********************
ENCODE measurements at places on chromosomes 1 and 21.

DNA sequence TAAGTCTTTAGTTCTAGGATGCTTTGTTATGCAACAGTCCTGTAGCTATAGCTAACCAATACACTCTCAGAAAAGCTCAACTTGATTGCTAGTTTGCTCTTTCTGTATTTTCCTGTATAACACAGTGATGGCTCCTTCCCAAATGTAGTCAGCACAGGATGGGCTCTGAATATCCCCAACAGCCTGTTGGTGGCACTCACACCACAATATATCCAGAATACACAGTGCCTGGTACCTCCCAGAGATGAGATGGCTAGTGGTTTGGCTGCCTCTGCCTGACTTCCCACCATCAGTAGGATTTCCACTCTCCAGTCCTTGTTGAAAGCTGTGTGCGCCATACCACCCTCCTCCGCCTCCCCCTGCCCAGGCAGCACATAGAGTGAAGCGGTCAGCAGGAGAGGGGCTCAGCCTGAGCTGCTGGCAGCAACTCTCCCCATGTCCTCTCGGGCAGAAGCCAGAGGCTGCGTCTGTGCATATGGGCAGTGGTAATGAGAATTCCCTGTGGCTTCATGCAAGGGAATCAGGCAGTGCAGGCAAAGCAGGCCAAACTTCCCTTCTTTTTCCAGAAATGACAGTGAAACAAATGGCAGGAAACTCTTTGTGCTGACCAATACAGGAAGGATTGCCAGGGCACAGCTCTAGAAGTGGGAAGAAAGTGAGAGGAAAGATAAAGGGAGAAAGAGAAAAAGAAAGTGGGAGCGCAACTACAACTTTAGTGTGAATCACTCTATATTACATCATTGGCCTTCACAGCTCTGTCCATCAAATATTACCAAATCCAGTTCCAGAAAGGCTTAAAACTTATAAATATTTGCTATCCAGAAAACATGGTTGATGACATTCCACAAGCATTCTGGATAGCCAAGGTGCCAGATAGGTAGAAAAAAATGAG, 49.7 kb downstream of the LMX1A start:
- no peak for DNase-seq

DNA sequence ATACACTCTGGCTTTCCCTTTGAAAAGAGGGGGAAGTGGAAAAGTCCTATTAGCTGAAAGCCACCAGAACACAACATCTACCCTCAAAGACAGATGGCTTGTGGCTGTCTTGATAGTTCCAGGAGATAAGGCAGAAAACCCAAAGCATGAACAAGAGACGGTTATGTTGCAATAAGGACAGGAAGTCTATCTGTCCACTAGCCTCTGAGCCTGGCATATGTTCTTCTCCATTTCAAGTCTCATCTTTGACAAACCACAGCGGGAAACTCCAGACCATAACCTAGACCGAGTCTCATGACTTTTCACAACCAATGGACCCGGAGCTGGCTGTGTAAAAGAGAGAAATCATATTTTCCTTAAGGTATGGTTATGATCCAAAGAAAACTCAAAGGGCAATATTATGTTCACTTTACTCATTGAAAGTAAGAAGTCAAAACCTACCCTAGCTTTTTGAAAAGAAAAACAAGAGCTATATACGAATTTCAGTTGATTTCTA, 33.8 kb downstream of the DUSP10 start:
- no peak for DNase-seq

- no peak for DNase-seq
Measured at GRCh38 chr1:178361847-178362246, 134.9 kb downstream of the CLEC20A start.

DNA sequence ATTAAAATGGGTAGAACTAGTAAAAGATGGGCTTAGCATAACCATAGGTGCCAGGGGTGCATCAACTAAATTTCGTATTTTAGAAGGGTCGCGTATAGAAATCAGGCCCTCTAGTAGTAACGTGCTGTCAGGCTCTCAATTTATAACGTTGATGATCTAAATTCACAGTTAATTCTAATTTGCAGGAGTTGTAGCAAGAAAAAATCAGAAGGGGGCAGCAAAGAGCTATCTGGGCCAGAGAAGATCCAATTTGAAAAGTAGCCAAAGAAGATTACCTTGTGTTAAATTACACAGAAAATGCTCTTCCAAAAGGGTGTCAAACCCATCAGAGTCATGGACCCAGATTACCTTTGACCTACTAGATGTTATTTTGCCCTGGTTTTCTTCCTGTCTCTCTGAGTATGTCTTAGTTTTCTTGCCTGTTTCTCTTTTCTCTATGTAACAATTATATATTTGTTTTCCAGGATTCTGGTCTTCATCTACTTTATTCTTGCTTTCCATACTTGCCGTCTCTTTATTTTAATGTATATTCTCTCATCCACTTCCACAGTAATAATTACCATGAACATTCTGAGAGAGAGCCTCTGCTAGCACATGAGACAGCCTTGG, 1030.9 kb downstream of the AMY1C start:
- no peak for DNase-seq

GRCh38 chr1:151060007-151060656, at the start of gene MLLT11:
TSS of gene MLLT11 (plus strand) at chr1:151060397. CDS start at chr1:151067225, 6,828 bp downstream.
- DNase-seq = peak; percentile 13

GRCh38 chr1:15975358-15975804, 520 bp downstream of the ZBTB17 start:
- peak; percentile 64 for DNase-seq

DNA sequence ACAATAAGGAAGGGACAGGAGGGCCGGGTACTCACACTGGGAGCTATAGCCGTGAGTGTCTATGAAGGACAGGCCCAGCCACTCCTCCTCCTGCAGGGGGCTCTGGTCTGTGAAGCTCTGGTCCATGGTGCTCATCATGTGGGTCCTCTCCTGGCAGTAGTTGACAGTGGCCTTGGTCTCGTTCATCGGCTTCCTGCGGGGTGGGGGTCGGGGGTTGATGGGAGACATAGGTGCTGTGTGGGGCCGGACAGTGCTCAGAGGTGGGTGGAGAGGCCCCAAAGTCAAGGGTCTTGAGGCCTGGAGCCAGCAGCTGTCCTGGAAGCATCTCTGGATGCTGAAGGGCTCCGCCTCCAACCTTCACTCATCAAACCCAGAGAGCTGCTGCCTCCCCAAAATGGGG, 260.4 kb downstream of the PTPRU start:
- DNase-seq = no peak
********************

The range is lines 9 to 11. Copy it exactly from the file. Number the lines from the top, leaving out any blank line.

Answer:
- no peak for DNase-seq

GRCh38 chr1:151060007-151060656, at the start of gene MLLT11:
TSS of gene MLLT11 (plus strand) at chr1:151060397. CDS start at chr1:151067225, 6,828 bp downstream.